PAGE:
Did you know that water doesn’t conduct electricity? Really, pure water does not conduct electricity. Rather, the elements and imperfections within the water (such as salt content) break up into positively and negatively charged ions that work to form the closed circuit necessary for conductivity. Paint is the same: in and of itself, it is not conductive.
Furthermore, did you know that color is a the result of what part of the spectrum is reflected off of a surface? So a red car isn’t the color red at all – it’s every color EXCEPT red, since that’s the color that reflects off of it. In this installment of the Chemistry Corner we will be examining some new advancements in color changing paint that rely on electrical conductivity and viewing angle, the applications of these types of paints, and the products available for professional painters to test, measure, and evaluate them.
As we’ve discussed before, color changing paint has a lot of uses. From helping workers at a refinery know which pipes are hot to helping a new mother know that her baby’s milk bottle has cooled to a safe temperature, color changing paint helps lend useful function to many objects. But temperature is far from the only catalyst in changing the color of paint. New forms of paint are creating innovative color changing technology that rely on electricity and viewing angle. The video below shows a new system wherein the paint on a car can be manipulated to change color by the driver adjusting the current flowing through the coating.
Here is an example of a vehicle that changes color based on viewing angle.
So how do these technologies work? How do paints change color based on the electricity passing through the coating or the angle the viewer stands in relation to the object? Science!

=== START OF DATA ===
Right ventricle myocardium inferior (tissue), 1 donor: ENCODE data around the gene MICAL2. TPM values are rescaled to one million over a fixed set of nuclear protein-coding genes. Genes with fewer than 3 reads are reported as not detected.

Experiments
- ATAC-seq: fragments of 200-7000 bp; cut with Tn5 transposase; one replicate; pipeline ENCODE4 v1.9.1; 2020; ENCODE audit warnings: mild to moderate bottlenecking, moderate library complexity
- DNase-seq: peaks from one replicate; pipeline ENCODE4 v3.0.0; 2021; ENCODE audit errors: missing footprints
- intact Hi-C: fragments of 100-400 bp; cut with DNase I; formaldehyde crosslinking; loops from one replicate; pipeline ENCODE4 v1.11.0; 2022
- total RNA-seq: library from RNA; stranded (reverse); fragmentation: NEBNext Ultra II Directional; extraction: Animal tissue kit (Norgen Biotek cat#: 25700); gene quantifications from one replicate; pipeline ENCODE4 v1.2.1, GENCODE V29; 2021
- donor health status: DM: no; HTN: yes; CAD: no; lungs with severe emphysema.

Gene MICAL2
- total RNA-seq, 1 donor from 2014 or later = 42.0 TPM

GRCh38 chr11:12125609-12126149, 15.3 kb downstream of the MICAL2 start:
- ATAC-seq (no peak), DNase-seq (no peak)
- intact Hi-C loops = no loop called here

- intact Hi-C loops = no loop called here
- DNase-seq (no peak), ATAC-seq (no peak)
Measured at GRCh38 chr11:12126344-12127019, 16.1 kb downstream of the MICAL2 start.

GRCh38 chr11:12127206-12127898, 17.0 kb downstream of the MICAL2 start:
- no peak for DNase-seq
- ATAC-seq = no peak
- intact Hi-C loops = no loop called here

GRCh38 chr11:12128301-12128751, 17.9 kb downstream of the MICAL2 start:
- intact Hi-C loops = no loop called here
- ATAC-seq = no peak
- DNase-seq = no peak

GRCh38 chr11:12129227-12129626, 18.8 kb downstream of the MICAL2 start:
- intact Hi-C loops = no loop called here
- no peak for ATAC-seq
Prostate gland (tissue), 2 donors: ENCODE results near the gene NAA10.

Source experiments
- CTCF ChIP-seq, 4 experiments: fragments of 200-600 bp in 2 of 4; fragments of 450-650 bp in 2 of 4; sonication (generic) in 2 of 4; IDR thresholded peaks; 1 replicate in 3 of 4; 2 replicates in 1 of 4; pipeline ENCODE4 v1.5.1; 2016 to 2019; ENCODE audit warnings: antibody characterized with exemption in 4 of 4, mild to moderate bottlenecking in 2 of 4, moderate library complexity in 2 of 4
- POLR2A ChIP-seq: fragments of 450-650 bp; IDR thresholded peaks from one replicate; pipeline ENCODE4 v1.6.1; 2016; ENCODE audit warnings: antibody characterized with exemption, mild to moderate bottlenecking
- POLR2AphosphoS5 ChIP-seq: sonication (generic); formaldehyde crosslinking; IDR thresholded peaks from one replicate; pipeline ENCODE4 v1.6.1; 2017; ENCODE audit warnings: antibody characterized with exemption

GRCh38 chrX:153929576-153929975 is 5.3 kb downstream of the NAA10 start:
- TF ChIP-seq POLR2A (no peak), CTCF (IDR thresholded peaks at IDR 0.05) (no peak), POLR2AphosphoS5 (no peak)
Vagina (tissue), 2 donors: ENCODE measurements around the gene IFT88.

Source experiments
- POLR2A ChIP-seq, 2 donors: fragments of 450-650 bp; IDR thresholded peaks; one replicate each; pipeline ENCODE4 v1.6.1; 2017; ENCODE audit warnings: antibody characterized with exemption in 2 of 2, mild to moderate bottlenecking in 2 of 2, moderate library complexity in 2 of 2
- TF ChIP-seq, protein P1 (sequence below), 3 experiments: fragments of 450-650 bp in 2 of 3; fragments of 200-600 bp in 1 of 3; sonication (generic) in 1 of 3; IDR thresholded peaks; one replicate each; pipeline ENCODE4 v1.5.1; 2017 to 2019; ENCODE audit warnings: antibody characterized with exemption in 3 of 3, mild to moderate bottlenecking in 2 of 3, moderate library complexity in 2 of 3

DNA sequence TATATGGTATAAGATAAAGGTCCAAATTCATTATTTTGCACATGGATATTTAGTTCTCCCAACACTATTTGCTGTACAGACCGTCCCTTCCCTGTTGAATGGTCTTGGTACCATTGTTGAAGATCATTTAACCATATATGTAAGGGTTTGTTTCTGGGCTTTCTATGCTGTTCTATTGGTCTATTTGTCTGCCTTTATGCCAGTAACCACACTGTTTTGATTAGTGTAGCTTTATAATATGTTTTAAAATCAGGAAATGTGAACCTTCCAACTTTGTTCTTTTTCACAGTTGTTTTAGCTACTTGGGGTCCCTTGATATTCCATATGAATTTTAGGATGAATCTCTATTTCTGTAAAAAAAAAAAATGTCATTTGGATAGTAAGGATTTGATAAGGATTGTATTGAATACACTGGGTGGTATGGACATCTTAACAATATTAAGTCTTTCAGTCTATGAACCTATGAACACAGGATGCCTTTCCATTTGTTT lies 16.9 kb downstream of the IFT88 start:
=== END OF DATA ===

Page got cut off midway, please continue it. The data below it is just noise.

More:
More specifically, they work by manipulating the chemical elements of the paint. Cars that change color due to electrical current, a process known as chromism, are doing so based on the change of electrons in the paint due to exposure to different levels of electrical current. Some of the elements in the paint are temporarily rearranged and the electrical stimulation of the electrons cause them to change shade or hue. Once the current is reduced or reversed back to its prior level, the electrons change back to the their original state and thus appear to be the original color.
Paint that changes due to viewing angle does so by having tiny glass-like flakes mixed in with the original paint. The flakes work like millions of tiny prisms within the paint, interfering with both the reflection and refraction of the light that is shined on the coating.
Achieving high level results when painting with these types of materials can be a challenge. Unlike a standard coating which can be measured with drawdown cards and standard color analysis instruments, color changing paint can only be measured with specific devices that are calibrated to recognize the function of the paint itself. For example, BYK produces a number of different spectrophotometers designed to measure and control effect finishes like the ones mentioned here.
So why is it important to properly measure color changing paint? Simple: because of the very nature of the paint changing color due to outside catalysts, there is a need to make sure the non-stimulated color of the paint is correct after curing. Having the steady state paint color measured correctly means that any change due to viewing angle or electrical current is properly calibrated as well. Click here to view some of the other measurement instruments offered by BYK to make sure you are using the right paint for the job – color measurement doesn’t have to be complicated but you have to use the right tools!